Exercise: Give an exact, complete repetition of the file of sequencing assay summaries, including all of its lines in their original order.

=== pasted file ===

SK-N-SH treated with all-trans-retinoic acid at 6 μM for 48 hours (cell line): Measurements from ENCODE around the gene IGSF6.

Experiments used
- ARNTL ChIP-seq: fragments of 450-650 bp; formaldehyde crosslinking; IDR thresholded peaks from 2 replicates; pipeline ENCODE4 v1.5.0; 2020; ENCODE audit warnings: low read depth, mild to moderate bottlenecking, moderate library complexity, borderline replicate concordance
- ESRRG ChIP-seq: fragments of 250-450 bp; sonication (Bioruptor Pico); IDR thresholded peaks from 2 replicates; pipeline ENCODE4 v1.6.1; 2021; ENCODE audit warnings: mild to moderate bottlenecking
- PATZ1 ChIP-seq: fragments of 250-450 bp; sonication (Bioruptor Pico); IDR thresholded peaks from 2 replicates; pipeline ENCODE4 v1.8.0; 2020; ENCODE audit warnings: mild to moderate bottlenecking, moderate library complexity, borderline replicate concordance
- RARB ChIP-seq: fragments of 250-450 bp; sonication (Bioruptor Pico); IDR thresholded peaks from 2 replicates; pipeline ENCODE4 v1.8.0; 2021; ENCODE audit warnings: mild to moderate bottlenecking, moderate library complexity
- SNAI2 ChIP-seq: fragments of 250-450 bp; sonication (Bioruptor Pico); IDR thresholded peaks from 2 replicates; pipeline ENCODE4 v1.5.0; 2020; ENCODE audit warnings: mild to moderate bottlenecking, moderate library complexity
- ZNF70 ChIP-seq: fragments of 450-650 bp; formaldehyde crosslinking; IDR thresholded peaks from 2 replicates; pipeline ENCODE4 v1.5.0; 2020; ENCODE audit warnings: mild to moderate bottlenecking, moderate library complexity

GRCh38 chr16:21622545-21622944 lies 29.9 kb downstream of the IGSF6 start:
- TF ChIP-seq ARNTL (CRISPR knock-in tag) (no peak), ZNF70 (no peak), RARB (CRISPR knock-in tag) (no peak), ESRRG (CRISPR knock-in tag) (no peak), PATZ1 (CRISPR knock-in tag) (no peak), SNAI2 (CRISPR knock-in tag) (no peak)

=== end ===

SK-N-SH treated with all-trans-retinoic acid at 6 μM for 48 hours (cell line): Measurements from ENCODE around the gene IGSF6.

Experiments used
- ARNTL ChIP-seq: fragments of 450-650 bp; formaldehyde crosslinking; IDR thresholded peaks from 2 replicates; pipeline ENCODE4 v1.5.0; 2020; ENCODE audit warnings: low read depth, mild to moderate bottlenecking, moderate library complexity, borderline replicate concordance
- ESRRG ChIP-seq: fragments of 250-450 bp; sonication (Bioruptor Pico); IDR thresholded peaks from 2 replicates; pipeline ENCODE4 v1.6.1; 2021; ENCODE audit warnings: mild to moderate bottlenecking
- PATZ1 ChIP-seq: fragments of 250-450 bp; sonication (Bioruptor Pico); IDR thresholded peaks from 2 replicates; pipeline ENCODE4 v1.8.0; 2020; ENCODE audit warnings: mild to moderate bottlenecking, moderate library complexity, borderline replicate concordance
- RARB ChIP-seq: fragments of 250-450 bp; sonication (Bioruptor Pico); IDR thresholded peaks from 2 replicates; pipeline ENCODE4 v1.8.0; 2021; ENCODE audit warnings: mild to moderate bottlenecking, moderate library complexity
- SNAI2 ChIP-seq: fragments of 250-450 bp; sonication (Bioruptor Pico); IDR thresholded peaks from 2 replicates; pipeline ENCODE4 v1.5.0; 2020; ENCODE audit warnings: mild to moderate bottlenecking, moderate library complexity
- ZNF70 ChIP-seq: fragments of 450-650 bp; formaldehyde crosslinking; IDR thresholded peaks from 2 replicates; pipeline ENCODE4 v1.5.0; 2020; ENCODE audit warnings: mild to moderate bottlenecking, moderate library complexity

GRCh38 chr16:21622545-21622944 lies 29.9 kb downstream of the IGSF6 start:
- TF ChIP-seq ARNTL (CRISPR knock-in tag) (no peak), ZNF70 (no peak), RARB (CRISPR knock-in tag) (no peak), ESRRG (CRISPR knock-in tag) (no peak), PATZ1 (CRISPR knock-in tag) (no peak), SNAI2 (CRISPR knock-in tag) (no peak)